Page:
Lawmakers will get briefed on the touchy subject of physicians' exception from antitrust laws when the House Energy and Commerce health subcommittee takes up Medicare payment reform Wednesday afternoon. The panel holds a hearing with Glenn Hackbarth, chairman of the Medicare Payment Advisory Commission (MedPAC), on the commission's June report to Congress regarding proposals to get Medicare to pay for quality — rather than quantity — of care.
Hackbarth is scheduled to discuss the effects of the new healthcare reform law on Medicare and discuss further changes to the law that may be needed to give Medicare the flexibility it needs to change how it pays doctors and hospitals. One of the items up for discussion includes doctors' "in-office" exception from Rep. Pete Stark's (D-Calif.) Ethics in Patient Referrals Act, which prohibits physicians from referring Medicare patients to entities with which they have a financial relationship.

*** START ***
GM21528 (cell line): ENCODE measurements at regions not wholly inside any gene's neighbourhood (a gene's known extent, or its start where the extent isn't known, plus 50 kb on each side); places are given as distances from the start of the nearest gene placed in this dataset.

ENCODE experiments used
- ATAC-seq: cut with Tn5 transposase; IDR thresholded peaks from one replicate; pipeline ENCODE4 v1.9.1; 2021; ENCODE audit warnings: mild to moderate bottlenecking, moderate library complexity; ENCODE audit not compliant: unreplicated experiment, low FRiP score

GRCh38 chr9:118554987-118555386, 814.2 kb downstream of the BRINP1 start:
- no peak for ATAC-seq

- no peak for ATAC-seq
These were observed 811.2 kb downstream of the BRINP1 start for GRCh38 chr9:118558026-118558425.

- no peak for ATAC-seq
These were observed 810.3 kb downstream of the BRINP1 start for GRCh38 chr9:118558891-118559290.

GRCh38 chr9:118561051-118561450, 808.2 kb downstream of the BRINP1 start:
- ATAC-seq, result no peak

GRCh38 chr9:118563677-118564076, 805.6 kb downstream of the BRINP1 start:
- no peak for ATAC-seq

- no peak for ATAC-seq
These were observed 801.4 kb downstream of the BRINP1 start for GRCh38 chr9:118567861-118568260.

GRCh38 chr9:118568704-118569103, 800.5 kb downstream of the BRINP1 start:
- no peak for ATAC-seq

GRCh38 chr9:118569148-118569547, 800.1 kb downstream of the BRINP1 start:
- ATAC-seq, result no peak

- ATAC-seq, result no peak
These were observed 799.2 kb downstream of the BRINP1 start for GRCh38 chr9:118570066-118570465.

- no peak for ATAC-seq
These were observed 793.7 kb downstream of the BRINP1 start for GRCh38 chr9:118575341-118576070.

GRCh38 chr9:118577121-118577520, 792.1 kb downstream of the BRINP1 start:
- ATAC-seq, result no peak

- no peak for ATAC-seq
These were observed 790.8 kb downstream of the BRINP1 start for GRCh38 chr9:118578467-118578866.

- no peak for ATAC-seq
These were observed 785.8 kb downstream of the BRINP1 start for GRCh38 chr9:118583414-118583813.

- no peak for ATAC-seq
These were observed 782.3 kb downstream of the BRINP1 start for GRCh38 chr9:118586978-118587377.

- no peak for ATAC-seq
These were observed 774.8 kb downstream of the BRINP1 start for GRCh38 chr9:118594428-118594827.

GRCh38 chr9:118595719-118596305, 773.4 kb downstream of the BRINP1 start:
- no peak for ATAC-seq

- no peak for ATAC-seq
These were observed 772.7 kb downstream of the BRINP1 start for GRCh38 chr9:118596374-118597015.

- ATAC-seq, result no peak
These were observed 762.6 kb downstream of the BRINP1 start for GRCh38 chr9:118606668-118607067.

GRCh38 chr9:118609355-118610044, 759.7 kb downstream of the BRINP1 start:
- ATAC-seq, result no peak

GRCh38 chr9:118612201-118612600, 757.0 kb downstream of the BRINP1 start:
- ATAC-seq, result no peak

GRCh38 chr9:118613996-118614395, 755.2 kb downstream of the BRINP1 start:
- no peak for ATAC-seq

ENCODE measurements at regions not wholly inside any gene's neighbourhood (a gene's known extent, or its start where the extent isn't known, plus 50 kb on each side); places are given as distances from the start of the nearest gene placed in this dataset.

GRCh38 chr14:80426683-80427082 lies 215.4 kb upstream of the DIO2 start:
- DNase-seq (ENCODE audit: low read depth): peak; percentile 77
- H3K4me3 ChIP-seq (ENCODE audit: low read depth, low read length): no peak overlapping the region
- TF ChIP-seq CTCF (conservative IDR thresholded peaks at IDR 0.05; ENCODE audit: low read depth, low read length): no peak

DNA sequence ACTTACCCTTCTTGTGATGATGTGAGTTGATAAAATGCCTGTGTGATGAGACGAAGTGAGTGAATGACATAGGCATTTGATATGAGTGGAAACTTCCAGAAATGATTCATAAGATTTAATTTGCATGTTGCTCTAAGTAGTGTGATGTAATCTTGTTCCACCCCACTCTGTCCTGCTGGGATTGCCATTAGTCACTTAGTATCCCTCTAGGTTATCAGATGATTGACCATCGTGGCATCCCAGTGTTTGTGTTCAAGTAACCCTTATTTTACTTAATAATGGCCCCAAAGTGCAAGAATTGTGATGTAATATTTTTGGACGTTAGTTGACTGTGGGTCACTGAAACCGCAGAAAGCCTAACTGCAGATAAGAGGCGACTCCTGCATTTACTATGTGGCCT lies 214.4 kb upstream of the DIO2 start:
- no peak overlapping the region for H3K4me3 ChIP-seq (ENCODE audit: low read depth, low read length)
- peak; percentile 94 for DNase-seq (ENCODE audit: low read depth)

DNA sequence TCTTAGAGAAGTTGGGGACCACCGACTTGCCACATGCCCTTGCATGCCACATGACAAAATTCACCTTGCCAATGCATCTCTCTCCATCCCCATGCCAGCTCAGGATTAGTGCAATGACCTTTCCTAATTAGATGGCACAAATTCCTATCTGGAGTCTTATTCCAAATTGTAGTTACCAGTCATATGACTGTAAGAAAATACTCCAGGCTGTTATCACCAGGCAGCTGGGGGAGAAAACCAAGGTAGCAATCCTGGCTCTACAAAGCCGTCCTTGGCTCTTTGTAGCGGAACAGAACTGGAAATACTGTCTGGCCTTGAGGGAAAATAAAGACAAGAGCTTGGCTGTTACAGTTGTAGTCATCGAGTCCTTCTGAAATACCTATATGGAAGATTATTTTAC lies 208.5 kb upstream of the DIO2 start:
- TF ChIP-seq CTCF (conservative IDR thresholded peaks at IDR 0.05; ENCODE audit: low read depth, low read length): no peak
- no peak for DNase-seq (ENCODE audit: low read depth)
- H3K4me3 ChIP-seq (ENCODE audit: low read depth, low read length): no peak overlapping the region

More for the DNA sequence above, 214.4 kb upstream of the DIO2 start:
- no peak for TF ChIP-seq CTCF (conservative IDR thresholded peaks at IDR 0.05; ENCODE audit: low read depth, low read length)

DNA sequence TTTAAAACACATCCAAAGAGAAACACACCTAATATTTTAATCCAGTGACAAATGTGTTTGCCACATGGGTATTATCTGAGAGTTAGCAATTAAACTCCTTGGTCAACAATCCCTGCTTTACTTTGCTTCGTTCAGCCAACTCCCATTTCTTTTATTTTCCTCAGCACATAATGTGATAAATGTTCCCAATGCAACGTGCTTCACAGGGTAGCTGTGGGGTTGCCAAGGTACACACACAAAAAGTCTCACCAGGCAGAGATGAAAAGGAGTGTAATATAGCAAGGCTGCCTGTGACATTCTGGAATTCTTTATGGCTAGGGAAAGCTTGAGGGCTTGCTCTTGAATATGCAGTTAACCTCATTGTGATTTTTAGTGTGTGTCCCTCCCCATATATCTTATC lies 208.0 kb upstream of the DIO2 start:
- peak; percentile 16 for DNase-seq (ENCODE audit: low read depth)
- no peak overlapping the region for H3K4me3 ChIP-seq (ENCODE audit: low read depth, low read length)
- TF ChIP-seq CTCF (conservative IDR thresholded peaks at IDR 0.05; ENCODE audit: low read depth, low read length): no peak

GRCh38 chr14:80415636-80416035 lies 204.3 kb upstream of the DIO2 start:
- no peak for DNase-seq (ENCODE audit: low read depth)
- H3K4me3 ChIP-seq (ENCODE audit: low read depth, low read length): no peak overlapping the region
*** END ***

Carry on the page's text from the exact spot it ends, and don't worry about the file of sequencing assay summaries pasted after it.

Many Democrats and healthcare experts say doctors who own scans and other such devices sometimes order extra imaging, laboratory and other tests that don't improve patients' health in order to make extra money. One of the rationales for the exception is that it enables physicians to make rapid diagnoses and initiate treatment during a patient's office visit, but MedPAC analyzed claims data for its new report and found that half or less of imaging, clinical laboratory and pathology services are performed on the same day as an office visit.
While the report does not make any recommendations, it explores several options, including:
• Excluding outpatient therapy and radiation therapy from the exception;
• Limiting the exception to physician practices that are clinically integrated;
• Excluding diagnostic tests that are not usually provided during an office visit from the exception;
• Reducing payment rates for diagnostic tests performed under the exception;
• Improving payment accuracy and creating bundled payments; and
• Adopting prior authorization for imaging services.